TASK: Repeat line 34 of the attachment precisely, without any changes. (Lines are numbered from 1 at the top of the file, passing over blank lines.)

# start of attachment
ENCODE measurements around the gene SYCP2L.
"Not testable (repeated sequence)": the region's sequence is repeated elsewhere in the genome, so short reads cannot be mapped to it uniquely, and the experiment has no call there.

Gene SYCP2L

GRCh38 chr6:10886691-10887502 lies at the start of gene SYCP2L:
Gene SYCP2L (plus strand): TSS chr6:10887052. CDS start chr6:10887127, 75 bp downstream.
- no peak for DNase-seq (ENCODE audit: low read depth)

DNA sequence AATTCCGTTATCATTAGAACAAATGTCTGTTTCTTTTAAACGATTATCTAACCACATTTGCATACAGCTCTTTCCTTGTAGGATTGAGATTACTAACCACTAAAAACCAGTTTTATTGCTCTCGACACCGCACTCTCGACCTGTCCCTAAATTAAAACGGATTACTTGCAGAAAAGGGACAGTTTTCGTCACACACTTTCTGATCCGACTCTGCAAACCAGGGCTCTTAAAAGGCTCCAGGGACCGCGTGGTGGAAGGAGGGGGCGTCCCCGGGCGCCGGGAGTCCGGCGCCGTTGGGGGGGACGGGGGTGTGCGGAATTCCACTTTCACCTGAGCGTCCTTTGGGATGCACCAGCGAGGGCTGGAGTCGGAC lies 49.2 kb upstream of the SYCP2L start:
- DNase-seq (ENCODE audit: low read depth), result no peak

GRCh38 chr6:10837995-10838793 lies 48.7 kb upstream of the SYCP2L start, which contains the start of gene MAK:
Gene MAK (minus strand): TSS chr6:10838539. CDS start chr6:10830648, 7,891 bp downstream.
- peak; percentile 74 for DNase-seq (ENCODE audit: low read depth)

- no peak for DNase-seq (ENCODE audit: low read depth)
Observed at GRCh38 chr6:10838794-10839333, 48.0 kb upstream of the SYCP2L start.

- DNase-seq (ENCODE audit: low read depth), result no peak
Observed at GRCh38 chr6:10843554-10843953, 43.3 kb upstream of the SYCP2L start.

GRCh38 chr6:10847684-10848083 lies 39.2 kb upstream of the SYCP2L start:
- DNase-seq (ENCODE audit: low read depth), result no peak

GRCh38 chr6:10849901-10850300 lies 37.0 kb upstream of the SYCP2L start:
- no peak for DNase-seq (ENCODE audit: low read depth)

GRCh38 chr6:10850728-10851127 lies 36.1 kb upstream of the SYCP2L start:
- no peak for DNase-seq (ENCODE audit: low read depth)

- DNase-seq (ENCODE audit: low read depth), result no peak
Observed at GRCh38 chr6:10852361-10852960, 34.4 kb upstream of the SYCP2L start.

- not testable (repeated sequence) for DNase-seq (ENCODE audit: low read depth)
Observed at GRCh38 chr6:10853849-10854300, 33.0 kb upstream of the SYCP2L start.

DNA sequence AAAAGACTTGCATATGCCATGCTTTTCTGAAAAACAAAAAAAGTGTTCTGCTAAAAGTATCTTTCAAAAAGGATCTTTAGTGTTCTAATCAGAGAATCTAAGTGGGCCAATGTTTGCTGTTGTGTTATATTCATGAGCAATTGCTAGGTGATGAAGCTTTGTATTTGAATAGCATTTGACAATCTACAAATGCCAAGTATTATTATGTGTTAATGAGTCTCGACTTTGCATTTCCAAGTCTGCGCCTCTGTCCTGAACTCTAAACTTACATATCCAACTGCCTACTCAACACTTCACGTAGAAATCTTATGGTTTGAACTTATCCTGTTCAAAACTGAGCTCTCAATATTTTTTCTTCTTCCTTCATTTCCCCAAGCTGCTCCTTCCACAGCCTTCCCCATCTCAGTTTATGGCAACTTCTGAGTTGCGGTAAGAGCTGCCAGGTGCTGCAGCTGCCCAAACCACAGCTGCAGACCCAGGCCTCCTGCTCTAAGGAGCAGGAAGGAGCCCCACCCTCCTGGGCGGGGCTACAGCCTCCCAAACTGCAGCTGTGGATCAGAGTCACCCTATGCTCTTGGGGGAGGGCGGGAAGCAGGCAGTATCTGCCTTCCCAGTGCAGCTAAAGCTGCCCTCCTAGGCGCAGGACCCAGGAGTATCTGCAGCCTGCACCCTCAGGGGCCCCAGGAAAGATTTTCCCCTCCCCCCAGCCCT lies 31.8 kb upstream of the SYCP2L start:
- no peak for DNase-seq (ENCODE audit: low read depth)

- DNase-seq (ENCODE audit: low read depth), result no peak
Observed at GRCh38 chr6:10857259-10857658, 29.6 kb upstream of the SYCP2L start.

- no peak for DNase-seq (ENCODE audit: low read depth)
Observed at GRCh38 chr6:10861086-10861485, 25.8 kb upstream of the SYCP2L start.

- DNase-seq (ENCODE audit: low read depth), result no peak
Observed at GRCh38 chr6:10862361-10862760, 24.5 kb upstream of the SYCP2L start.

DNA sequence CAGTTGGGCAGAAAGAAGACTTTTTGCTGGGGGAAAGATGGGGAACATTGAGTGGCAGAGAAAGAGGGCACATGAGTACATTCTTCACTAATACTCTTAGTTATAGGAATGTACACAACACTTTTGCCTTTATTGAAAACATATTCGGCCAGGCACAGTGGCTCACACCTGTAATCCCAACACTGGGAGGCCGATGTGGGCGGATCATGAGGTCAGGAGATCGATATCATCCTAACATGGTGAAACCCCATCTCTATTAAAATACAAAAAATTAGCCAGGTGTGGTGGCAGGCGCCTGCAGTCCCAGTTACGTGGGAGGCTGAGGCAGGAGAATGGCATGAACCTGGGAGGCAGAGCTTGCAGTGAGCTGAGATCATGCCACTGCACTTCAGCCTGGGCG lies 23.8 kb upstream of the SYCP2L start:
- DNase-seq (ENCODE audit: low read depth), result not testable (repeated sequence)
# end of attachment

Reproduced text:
DNA sequence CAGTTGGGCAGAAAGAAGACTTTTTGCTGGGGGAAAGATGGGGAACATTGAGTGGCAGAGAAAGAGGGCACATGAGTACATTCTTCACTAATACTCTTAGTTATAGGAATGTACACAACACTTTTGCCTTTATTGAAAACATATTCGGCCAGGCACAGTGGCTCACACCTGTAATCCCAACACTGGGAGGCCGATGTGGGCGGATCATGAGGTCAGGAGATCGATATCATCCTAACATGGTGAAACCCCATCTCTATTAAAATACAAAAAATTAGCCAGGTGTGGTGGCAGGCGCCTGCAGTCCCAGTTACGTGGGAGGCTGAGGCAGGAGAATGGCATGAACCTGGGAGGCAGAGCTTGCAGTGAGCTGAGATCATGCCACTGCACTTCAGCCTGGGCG lies 23.8 kb upstream of the SYCP2L start: